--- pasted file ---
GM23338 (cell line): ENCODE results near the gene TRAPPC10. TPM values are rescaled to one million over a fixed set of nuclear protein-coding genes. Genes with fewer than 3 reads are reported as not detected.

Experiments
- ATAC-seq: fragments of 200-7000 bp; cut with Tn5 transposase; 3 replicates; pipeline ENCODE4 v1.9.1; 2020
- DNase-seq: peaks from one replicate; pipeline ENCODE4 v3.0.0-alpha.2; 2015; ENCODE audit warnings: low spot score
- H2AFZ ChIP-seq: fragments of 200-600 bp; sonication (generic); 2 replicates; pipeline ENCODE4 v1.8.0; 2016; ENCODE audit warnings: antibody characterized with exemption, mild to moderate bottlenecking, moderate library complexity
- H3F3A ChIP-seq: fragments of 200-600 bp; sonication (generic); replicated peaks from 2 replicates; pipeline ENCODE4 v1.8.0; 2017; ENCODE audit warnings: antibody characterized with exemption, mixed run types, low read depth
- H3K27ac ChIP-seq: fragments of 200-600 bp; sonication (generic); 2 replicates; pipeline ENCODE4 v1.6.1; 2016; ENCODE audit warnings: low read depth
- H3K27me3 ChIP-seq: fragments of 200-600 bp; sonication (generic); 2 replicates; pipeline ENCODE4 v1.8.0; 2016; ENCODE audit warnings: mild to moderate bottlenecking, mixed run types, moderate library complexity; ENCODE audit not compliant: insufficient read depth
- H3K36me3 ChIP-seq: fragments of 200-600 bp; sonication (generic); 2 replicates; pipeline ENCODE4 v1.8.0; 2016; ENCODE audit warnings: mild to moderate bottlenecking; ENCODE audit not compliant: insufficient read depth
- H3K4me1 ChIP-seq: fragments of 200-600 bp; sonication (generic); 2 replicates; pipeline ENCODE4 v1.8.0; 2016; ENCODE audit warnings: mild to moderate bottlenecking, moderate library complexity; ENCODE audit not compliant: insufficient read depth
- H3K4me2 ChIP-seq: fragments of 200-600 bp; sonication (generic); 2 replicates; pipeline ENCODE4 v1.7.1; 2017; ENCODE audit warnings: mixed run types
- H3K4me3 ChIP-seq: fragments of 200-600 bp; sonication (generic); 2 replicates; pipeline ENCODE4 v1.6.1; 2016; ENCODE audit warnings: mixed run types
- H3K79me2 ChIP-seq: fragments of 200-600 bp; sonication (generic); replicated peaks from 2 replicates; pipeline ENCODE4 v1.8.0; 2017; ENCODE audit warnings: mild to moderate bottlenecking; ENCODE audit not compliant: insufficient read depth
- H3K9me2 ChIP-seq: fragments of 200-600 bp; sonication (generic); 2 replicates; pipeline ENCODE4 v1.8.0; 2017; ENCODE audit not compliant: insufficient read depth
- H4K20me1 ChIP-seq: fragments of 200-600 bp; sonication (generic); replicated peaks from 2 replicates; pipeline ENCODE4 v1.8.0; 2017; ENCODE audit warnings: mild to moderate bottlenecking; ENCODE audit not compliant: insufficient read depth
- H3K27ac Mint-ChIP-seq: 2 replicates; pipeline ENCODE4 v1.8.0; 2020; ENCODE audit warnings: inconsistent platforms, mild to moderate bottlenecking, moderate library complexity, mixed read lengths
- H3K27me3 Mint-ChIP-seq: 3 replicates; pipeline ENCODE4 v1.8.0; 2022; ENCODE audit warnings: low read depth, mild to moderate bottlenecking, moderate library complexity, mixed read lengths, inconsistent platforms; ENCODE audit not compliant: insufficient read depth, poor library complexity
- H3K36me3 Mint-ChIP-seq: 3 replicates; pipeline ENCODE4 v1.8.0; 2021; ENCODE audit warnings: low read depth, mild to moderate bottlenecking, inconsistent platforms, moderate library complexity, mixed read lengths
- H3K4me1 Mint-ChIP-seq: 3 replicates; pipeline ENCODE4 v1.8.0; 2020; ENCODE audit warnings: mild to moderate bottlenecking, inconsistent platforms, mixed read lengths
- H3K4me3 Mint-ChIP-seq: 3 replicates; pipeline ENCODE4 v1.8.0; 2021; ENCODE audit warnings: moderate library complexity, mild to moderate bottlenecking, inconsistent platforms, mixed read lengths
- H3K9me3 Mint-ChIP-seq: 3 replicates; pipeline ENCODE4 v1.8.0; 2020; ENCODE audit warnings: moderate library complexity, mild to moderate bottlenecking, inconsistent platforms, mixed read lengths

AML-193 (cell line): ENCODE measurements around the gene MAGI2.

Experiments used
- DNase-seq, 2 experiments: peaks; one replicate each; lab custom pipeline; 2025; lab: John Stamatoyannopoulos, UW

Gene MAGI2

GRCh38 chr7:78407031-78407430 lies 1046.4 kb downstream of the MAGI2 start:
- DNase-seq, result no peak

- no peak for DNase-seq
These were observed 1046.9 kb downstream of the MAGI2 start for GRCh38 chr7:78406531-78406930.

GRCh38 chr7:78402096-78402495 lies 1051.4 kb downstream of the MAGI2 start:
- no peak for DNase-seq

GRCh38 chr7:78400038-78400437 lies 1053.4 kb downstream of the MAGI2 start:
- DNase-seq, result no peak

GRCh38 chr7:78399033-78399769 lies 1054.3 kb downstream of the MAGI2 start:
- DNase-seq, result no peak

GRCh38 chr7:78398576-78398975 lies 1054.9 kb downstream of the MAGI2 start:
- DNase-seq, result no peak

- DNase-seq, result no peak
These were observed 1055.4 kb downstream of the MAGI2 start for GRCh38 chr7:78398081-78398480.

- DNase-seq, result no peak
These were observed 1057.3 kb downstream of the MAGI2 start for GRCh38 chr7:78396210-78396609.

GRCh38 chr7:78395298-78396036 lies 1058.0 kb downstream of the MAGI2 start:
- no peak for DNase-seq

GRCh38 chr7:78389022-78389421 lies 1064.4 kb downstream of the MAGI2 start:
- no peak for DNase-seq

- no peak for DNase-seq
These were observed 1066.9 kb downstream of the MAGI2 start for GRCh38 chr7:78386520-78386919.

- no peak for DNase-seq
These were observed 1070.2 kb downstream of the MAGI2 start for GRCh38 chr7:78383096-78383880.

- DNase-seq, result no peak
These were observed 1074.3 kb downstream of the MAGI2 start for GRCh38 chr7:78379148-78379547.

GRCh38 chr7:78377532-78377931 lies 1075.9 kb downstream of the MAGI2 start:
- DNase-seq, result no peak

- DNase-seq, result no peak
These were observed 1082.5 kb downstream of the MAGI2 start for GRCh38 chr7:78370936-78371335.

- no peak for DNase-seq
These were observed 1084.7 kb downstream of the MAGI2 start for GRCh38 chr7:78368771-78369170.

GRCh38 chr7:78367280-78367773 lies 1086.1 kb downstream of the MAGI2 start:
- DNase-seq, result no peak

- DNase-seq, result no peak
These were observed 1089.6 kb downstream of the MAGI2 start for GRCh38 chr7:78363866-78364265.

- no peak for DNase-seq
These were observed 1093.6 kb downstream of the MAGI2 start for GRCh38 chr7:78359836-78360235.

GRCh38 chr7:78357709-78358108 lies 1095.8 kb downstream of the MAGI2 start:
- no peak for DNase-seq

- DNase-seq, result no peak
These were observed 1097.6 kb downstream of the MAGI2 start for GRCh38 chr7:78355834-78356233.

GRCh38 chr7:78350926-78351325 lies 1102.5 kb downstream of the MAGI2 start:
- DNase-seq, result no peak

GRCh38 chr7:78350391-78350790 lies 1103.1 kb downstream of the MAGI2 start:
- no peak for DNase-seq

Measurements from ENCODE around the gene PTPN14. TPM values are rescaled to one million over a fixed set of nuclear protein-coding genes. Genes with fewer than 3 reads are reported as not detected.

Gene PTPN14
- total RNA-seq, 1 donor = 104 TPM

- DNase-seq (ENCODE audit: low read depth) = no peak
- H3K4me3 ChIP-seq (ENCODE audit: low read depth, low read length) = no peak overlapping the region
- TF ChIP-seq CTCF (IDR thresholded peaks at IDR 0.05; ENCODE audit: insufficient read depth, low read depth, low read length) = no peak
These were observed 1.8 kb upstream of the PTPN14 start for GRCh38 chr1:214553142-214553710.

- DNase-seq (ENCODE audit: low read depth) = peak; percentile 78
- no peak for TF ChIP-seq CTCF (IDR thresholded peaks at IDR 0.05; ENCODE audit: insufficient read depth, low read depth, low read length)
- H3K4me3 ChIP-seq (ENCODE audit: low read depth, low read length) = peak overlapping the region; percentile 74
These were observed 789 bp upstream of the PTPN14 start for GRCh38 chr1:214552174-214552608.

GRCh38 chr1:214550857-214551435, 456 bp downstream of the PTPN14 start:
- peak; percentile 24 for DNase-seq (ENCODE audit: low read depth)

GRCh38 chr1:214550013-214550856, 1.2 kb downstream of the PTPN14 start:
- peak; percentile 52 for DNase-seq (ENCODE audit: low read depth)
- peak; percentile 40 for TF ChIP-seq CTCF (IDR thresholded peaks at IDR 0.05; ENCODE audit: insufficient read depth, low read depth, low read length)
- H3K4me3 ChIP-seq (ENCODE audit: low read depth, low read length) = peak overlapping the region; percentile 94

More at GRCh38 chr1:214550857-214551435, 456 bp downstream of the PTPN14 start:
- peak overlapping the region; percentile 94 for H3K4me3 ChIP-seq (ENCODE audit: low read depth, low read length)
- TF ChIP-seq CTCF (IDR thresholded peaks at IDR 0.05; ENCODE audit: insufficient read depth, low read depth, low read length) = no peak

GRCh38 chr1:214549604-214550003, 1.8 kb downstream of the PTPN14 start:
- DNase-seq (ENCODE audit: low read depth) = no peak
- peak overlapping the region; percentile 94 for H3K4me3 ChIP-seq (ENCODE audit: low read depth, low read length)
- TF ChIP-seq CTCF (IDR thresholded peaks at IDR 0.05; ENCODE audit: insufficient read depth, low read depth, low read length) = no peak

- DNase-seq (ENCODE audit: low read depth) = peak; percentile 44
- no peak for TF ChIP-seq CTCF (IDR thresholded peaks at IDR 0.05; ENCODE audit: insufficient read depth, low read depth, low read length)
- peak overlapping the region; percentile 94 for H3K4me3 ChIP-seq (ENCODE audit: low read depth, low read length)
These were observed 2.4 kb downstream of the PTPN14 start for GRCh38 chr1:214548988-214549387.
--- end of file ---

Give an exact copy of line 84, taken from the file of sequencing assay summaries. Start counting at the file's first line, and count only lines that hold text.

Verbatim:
- peak; percentile 24 for DNase-seq (ENCODE audit: low read depth)